Clinton tops Sanders in Nevada caucus
Hillary Clinton seized the momentum in the fierce fight for the Democratic presidential nomination, turning back a challenge from Bernie Sanders in Nevada's caucuses on Saturday and pushing toward even friendlier primaries in the South.
"The future that we want is within our grasp," the former secretary of state, first lady and senator told cheering supporters after her Nevada win.
In her victory speech and address to supporters gathered for a late-night Texas rally, Clinton shifted her message from her White House qualifications to what Americans can accomplish together. Moving into primary contests across the country in the coming weeks, Clinton planned to highlight the need for the country to work collectively to tackle the biggest problems, said an aide.
"We're going to build ladders of opportunity so that every American can go as far as your heart will take you," she told about 2,000 supporters gathered on Saturday night in Houston. "We are in this together."
The numbers back her up in her second bid for the presidency. If Clinton solidifies her support among black voters over the next month and wins the Southern contests, she could amass a significant number of delegates in the push toward the 2,383 needed to win the nomination.
There are more than 1,400 delegates at stake in states such as South Carolina, Georgia, Alabama, Tennessee and Louisiana, and depending on the outcome and proportional allocation of delegates, Clinton could build a comfortable lead.
Wins also could drive superdelegates to her candidacy. She currently holds a sizable lead among those elected leaders and party officials.
Still, Sanders told his supporters after his Nevada loss: "The wind is at our backs. We have the momentum."
Clinton fired back with a retooled attack, trying to turn Sanders' greatest strength — his economic message — into a weakness. In Houston, Clinton said she respects Sanders "passion and commitment" but argued that he can't deliver on his promises of single-payer health care and tuition-free public college.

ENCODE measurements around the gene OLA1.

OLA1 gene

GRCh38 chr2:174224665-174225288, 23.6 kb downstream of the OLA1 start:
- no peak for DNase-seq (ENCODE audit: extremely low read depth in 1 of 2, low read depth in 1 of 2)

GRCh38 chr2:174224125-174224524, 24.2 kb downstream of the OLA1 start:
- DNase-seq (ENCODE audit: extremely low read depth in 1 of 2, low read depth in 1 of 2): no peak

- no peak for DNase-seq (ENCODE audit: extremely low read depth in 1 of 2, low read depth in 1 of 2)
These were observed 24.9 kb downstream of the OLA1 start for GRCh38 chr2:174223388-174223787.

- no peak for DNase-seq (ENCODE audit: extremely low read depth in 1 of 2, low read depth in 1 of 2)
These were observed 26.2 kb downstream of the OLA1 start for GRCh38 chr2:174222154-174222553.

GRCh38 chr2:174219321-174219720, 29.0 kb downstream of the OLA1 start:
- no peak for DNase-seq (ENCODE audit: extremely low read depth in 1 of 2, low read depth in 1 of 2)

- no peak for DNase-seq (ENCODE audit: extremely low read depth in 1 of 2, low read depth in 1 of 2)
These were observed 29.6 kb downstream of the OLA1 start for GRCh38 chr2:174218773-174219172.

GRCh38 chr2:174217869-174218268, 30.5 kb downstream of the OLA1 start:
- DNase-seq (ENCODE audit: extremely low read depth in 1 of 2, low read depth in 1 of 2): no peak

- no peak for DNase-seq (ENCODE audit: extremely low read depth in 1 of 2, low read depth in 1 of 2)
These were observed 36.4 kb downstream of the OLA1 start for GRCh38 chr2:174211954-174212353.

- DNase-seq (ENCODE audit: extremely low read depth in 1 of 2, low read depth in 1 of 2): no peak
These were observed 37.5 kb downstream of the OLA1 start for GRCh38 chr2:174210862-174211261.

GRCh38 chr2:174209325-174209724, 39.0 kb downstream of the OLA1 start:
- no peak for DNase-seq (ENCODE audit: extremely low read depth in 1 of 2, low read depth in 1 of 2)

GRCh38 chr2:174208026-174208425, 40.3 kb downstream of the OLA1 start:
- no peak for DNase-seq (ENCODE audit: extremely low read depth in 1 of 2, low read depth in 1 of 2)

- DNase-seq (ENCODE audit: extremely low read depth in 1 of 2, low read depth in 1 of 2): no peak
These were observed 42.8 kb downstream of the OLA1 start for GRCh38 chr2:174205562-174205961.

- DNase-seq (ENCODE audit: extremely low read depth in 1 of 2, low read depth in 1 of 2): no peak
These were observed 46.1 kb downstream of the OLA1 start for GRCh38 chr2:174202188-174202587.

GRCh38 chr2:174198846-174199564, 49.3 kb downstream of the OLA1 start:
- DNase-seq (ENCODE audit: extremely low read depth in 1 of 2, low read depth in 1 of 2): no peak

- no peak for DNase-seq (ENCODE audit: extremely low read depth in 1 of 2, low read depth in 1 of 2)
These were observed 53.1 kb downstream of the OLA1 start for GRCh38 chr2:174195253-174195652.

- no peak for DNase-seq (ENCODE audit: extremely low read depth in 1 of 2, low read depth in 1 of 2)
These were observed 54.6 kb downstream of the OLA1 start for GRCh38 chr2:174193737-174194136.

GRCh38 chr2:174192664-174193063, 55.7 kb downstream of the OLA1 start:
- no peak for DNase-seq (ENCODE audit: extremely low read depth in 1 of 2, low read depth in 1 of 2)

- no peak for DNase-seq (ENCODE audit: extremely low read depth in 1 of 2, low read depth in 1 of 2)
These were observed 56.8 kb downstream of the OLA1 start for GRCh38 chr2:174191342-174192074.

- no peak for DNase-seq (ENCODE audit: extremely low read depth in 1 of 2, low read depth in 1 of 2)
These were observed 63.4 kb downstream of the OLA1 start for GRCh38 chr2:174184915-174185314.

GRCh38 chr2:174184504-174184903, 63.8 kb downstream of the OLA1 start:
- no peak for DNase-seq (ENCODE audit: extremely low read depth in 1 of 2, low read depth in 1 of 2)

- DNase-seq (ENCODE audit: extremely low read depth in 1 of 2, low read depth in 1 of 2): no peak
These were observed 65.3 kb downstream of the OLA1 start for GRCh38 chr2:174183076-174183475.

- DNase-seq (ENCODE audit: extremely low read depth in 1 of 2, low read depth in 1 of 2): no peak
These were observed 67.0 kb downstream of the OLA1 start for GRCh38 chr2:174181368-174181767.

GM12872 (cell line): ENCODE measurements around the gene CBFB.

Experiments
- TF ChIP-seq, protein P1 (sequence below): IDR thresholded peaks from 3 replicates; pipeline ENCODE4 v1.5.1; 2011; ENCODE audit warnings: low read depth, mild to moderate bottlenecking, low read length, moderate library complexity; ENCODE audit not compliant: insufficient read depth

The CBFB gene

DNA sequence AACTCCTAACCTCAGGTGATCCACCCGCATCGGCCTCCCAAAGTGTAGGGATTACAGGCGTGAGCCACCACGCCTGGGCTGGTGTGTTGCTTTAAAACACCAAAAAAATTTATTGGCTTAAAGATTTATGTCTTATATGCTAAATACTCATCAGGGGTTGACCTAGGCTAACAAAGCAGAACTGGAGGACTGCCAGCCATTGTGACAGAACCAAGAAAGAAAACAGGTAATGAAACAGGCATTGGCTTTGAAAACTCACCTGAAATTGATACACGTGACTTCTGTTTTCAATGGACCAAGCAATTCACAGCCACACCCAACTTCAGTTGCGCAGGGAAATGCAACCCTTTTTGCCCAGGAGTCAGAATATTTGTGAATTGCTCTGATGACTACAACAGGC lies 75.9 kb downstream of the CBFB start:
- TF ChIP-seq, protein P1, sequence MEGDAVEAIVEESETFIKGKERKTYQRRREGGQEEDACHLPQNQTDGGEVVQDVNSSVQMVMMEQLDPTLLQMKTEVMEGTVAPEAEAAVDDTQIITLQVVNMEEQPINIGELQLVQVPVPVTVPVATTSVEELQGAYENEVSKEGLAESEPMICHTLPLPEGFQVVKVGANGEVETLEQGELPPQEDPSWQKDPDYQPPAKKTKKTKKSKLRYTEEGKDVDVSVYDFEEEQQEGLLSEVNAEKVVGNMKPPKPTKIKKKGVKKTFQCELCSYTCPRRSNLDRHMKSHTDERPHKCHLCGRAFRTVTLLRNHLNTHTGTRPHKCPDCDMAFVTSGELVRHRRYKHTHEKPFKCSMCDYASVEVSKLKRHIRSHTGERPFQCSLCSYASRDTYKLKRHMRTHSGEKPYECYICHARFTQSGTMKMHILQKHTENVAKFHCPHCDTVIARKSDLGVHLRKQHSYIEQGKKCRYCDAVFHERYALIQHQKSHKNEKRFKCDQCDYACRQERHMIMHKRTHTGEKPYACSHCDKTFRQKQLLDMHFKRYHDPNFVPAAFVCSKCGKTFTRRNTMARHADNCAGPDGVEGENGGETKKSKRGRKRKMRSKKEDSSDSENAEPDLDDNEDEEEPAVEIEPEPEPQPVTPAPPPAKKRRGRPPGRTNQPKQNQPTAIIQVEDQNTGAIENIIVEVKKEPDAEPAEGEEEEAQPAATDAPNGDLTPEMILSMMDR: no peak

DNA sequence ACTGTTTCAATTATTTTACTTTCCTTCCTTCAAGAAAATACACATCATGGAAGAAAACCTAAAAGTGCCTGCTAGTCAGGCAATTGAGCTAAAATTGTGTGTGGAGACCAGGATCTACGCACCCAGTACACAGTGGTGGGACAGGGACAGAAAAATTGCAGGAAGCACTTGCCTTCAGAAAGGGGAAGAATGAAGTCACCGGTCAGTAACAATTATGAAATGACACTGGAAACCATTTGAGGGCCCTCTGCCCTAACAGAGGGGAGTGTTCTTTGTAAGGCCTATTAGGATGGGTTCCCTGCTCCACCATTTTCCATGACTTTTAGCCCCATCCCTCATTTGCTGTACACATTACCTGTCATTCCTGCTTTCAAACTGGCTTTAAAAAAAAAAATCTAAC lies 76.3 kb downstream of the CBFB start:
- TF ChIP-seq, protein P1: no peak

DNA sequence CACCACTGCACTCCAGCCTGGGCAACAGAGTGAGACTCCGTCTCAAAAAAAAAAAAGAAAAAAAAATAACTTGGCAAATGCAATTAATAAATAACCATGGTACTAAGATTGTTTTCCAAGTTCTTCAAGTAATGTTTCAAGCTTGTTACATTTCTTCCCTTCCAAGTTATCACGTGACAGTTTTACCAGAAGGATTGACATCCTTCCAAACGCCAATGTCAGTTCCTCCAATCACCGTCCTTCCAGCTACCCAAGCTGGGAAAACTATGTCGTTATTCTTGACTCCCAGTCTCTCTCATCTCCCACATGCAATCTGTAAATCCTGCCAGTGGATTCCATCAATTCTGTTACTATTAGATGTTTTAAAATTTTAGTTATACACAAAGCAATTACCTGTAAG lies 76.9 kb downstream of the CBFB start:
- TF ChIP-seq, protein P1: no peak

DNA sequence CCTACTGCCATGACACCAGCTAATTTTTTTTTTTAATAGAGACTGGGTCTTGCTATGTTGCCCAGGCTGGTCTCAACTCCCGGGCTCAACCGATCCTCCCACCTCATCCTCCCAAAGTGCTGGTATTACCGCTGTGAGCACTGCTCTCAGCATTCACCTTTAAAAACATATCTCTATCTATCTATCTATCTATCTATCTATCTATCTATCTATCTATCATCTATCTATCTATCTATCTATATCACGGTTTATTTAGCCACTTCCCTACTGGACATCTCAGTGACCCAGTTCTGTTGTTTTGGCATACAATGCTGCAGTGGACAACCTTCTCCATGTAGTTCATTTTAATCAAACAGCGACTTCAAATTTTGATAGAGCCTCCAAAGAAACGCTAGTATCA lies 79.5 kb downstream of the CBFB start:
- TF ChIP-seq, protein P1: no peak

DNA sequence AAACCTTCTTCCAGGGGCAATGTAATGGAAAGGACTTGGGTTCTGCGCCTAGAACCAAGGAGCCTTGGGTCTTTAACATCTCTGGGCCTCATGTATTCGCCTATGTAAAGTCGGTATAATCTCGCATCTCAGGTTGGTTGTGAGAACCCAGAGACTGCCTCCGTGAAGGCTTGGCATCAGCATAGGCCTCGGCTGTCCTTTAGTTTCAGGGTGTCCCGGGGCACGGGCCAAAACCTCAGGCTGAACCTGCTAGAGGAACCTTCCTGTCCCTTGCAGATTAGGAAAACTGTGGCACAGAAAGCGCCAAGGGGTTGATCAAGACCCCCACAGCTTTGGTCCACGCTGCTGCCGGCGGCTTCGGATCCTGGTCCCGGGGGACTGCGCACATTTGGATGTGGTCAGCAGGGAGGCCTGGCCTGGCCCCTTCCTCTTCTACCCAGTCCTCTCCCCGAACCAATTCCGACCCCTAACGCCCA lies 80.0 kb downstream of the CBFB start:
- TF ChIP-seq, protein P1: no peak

"You shouldn't say that unless you can really deliver it," she said. "The numbers don't add up. It's wrong to make those promises."
After a devastating, double-digit loss to Sanders in New Hampshire, Clinton prevailed in Nevada with the backing of women, union workers, minorities, moderates and voters who are certain she will have a better shot at winning in November, according to entrance polls.
A large majority of blacks supported Clinton, an outcome that bodes well for Clinton in South Carolina on Feb. 27.
Alma Lopez, 45, was among a group of housekeepers from the Bellagio waiting to enter a caucus site at the nearby Caesars Palace hotel. Lopez and her co-workers broke into chants of "Hillary!" as they waited.
"She understands what it means to be a woman, a mother, a human being," Lopez said.
The 57,000-member Culinary Workers Union didn't endorse in the election, but it circulated literature ensuring its members knew where and when to caucus and had staff ensure they were able to get to their sites Saturday.
Senate Minority Leader Harry Reid, D-Nev., called casino bosses to ensure that workers would get paid time off to caucus. He also reached out to the union to try to encourage the group to push their members to caucus, even without a formal endorsement, according to aides.
The state party's initial estimates were that 80,000 Democrats caucused Saturday, about 10,000 more than most expected but still well below the nearly 120,000 who showed up in 2008.
Clinton's win in Nevada means she will pick up most of the state's delegates. With 35 at stake, Clinton will gain at least 18. Sanders will pick up at least 14.
Three delegates remain to be allocated, based on votes in the congressional districts.
Entrance polls of Nevada voters found that a third said the economy was their major concern, while a quarter cited income inequality - the centerpiece of Sanders' campaign.
Whites were split between the two candidates. Sanders did well with self-identified independents and two-thirds of those participating in a caucus for the first time.
The polling survey was conducted for AP and the television networks by Edison Research.
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